Thursdays of Adoration and Reparation for Priests: June 2008 Archives


I am happy to share with the readers of Vultus Christi, the remarkable message that His Excellency, Bishop Edward J. Slattery of the Diocese of Tulsa published on June 22, 2008 in his diocesan newspaper, Eastern Oklahoma Catholic.

A Request Addressed to the Bishops of the World

Since the Vatican asked every bishop in the world to consider this request, you can imagine the importance it has in the mind of His Holiness. Such a world-wide effort is not easily achieved and would only be attempted for the most important of reasons!

Recovery of a Eucharistic Consciousness

The pope's request, delivered through the Congregation of the Clergy, has three interconnected aspects; but when considered as a single whole, these three aspects have a single end or purpose - the recovery of a Eucharistic consciousness in the Church.

Turning Toward the Eucharist

Pope John Paul II called this consciousness of the Eucharist our "Eucharistic imagination," and I have seen the process of recovering it referred to as a "Eucharistic
conversion of life." In spiritual theology, when we speak of a conversion of life, we generally mean a daily effort to turn toward the Lord, that is, a conscious effort made every day to orient our lives to fulfilling God's will, so that little by little, by placing God's love at the center of our lives, our senses, minds and hearts, our hands and our labor, our family life and the love which illuminates it, can all slowly begin to reflect that Divine Love.

A Eucharistic conversion of life would be much the same. It would entail a daily effort to turn toward our Eucharistic Lord, a conscious effort to place the Eucharist at the center of our lives so that little by little everything we do and think and say will reflect the sacrificial love of Jesus which we receive in Communion. Only in this way will we be able to "live and move and have our very being" in Christ's Eucharistic Heart. (cf. Acts

Why Adoration?

I think that there may be some people for whom Adoration may be considered a salutary devotion, but still on the periphery of Church life. I fear there may even be priests for whom things like Holy Hours and extended periods of Eucharistic Adoration
are nothing more than quaint relics of a past piety or something which ought to take second place to the pursuit of social justice and the search to find the face of Jesus in the poor. Nothing, however, could be further from the truth!

Being with the Lord

Pope Benedict reminds us that "Eucharistic Adoration is an essential way of being with the Lord." When someone spends time with Our Lord in the Eucharist, he or she makes a conscious and deliberate choice to belong to Christ entirely for that period, since the believer cannot be present to Christ through the mind alone or through the senses alone. Since the believer has put aside every other activity, sacrificed every lesser good which might have been accomplished in that hour for the greater good of lingering
a time with Jesus, that person has made a very clear accounting of what in his or her life belongs by right to Christ. It is everything.

Understood in this sense, Adoration is not a "dispensable" devotion. Rather, it captures within itself the full essence of the Church's response to God's initiative in grace and expresses in a very real sense that the baptismal vocation of each Christian is to live in, with and through Christ.

Priests and Deacons as Adorers

But I should add immediately that Eucharistic Adoration expresses in a very personal way the particular vocation of those whom Christ has called to a deeper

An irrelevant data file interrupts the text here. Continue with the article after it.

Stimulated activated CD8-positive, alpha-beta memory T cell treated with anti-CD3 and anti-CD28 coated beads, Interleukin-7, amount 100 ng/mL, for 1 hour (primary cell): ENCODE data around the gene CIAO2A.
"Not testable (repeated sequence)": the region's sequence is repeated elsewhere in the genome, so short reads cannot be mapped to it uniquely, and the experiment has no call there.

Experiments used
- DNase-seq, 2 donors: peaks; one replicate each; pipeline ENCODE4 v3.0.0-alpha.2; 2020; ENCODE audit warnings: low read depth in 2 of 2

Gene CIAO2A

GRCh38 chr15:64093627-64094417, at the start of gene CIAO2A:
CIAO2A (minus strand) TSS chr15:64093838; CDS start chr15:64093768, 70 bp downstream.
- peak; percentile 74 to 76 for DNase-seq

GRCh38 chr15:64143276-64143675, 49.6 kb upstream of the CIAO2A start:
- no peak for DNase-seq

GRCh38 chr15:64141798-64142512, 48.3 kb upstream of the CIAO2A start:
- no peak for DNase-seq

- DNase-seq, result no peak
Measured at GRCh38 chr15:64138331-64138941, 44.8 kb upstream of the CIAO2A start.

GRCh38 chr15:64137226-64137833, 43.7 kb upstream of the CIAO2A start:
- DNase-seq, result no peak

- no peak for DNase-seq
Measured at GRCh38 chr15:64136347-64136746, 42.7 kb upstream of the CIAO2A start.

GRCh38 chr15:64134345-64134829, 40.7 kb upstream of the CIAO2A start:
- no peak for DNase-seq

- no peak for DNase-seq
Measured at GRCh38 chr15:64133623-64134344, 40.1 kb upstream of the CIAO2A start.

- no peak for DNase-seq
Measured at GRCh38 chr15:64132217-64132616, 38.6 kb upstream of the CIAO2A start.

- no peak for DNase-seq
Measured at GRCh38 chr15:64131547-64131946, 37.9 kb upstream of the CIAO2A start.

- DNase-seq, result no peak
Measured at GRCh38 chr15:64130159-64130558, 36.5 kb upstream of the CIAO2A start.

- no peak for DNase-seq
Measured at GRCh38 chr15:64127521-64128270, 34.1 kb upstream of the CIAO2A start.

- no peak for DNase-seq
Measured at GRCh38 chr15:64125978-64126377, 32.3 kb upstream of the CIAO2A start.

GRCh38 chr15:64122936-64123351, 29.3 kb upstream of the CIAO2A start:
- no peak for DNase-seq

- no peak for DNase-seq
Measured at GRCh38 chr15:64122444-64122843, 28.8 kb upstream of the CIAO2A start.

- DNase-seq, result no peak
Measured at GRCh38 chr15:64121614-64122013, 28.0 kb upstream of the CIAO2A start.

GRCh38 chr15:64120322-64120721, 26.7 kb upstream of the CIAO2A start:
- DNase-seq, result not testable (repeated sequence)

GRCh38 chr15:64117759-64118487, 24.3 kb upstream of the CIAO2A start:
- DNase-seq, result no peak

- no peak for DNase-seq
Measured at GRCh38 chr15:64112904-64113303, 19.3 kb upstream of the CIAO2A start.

union with Him through their ordination. Priests should find themselves drawn to Eucharistic Adoration so that they might be ever more deeply identified with
Christ the High Priest, Who lives forever before the Father that He might intercede for us.

Deacons should find themselves drawn to Adoration so that they might pattern their leadership and charity after the love of Christ, the Suffering Servant. I am convinced that those priests and deacons who begin by contemplating the love of Our Lord's Eucharistic Heart must eventually end by recalling the days of their youth, not their biological youth, but rather the youthful energy with which they first responded with
their heart's "YES!" to the invitation whispered by the Heart of Jesus.

Restoration of the Church's Ordained Priests and Servants

In this way, through Adoration, priests and deacons will be constantly rejuvenated and never grow old or weary or stiff-necked in their service of God's people.
This is why when I read the recent instruction on Eucharistic Adoration from the Holy See, I also sensed that while the Vatican talks about the recovery of the
Church's Eucharistic imagination as the end or purpose of this initiative, there is also a very real sense that this whole effort is directed in love toward the spiritual,
psychological, moral and physical restoration of the Church's ordained priests and servants.

The Eucharistic Shrine

This explains, I think, the third request made by Cardinal Hummes. The first two: that each diocese set aside specific churches or oratories to serve as Eucharistic
shrines, similar to Marian shrines; and that in each diocese a priest be appointed to the specific priestly ministry of promoting Eucharistic Adoration, are each
connected to the larger theme of Eucharistic Adoration in the Church as a whole and can be understood as steps to be taken for our recovery of that Eucharistic
imagination of which I have spoken.

Spiritual Motherhood of Priests

But the third request is different. The third request can only be understood as pertaining to the life and holiness of our priests. Becoming the spiritual mother of a priest Cardinal Hummes' third request was that bishops across the world encourage the women of their diocese to discern whether or not they have received the vocation of serving the priestly Heart of Jesus by offering themselves, their prayers and sacrifices, to be the spiritual mothers of those priests who are configured through Holy Orders to the one and eternal Priest, Jesus Christ.

A Feminine Vocation

Of that vocation, Cardinal Hummes writes: "The vocation to be a spiritual mother for priests is largely unknown, scarcely understood and consequently rarely lived,